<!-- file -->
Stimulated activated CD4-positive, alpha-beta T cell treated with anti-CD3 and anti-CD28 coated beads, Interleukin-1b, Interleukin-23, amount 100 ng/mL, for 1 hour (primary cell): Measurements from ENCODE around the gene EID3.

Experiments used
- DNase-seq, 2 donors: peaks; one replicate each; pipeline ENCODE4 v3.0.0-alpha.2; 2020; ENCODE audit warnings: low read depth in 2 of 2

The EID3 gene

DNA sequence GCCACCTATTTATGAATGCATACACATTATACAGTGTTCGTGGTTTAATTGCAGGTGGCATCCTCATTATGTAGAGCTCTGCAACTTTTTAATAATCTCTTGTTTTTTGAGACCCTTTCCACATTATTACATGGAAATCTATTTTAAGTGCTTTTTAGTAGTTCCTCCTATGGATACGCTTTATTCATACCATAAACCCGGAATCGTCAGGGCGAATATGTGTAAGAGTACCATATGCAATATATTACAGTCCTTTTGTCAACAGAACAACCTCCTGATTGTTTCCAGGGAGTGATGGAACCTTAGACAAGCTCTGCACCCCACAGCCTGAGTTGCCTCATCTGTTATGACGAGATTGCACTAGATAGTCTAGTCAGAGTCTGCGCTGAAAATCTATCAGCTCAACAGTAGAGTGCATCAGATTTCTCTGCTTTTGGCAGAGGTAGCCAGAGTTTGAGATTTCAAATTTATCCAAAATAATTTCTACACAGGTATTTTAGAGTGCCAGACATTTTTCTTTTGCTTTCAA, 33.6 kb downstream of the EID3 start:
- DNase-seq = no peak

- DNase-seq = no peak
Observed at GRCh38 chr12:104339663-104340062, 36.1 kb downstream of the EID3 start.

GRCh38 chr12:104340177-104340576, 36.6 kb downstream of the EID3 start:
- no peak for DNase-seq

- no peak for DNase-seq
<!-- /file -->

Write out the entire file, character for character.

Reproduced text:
Stimulated activated CD4-positive, alpha-beta T cell treated with anti-CD3 and anti-CD28 coated beads, Interleukin-1b, Interleukin-23, amount 100 ng/mL, for 1 hour (primary cell): Measurements from ENCODE around the gene EID3.

Experiments used
- DNase-seq, 2 donors: peaks; one replicate each; pipeline ENCODE4 v3.0.0-alpha.2; 2020; ENCODE audit warnings: low read depth in 2 of 2

The EID3 gene

DNA sequence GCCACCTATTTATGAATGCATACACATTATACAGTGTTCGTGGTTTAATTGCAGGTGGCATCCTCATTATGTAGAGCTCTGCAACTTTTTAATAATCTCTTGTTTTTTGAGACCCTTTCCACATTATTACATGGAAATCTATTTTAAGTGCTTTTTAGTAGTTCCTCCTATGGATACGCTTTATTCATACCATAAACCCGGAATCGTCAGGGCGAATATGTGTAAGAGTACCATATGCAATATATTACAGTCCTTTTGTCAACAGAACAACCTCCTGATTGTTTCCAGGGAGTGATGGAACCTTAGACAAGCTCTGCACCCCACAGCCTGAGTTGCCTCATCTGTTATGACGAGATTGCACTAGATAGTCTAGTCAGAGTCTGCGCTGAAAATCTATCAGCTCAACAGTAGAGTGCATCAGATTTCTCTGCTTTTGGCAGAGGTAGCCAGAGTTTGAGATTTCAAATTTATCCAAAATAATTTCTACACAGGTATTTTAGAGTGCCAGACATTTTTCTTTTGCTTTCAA, 33.6 kb downstream of the EID3 start:
- DNase-seq = no peak

- DNase-seq = no peak
Observed at GRCh38 chr12:104339663-104340062, 36.1 kb downstream of the EID3 start.

GRCh38 chr12:104340177-104340576, 36.6 kb downstream of the EID3 start:
- no peak for DNase-seq

- no peak for DNase-seq